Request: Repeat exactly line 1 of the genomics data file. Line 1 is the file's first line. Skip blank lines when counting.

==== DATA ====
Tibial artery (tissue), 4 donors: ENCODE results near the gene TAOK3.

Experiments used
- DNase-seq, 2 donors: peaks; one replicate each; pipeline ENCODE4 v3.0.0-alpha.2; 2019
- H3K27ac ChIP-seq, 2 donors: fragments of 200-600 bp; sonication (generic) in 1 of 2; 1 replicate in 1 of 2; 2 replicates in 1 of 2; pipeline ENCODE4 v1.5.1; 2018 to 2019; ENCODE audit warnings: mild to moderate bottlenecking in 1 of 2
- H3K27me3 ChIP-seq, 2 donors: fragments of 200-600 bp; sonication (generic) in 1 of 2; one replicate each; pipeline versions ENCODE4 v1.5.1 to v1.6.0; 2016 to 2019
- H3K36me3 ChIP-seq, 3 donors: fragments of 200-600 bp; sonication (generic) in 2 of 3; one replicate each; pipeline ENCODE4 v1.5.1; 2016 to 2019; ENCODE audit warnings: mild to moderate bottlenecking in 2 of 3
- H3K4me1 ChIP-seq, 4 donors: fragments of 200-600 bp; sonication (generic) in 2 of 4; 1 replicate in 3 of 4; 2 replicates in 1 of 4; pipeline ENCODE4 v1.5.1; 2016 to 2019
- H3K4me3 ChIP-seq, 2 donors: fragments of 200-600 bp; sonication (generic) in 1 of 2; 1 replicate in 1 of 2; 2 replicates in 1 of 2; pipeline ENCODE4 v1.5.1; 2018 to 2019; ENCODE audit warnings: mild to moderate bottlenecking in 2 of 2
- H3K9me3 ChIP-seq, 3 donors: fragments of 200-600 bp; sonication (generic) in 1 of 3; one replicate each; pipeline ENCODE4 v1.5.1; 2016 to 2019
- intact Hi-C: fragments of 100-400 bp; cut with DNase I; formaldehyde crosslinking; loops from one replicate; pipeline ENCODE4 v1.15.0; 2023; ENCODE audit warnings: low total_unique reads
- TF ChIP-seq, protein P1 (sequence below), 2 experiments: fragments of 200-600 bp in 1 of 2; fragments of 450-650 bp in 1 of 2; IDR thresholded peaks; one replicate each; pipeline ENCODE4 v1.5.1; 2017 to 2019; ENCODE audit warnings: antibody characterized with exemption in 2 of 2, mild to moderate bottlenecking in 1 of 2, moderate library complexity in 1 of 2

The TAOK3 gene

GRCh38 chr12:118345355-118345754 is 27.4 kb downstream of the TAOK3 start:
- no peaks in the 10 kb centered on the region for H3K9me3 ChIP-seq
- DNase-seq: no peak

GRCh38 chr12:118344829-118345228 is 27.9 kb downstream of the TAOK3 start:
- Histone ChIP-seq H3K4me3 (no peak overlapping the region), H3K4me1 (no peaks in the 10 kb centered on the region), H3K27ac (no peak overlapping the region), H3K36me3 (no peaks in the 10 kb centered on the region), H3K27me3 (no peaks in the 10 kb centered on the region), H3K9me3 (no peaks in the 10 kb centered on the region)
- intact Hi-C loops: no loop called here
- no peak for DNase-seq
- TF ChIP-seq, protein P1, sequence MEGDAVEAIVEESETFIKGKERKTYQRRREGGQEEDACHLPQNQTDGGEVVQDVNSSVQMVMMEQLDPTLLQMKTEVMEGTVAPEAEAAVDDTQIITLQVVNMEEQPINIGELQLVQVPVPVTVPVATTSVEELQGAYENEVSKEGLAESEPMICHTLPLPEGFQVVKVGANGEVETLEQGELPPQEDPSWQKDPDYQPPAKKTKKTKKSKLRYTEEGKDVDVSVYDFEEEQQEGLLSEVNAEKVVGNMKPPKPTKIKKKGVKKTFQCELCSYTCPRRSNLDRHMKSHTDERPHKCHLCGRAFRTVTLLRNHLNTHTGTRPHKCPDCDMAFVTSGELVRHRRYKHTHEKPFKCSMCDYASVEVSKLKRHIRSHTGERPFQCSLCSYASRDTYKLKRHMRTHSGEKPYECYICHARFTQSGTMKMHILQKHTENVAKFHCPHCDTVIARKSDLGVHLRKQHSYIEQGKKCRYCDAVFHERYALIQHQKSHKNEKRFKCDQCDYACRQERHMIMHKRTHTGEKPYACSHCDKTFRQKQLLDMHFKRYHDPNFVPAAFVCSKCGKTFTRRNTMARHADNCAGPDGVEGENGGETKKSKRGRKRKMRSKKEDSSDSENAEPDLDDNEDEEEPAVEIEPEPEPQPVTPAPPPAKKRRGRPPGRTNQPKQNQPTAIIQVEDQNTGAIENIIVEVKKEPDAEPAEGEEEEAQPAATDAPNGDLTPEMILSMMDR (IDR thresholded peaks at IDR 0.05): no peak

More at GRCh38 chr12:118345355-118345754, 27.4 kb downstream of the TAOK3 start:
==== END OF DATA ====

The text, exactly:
Tibial artery (tissue), 4 donors: ENCODE results near the gene TAOK3.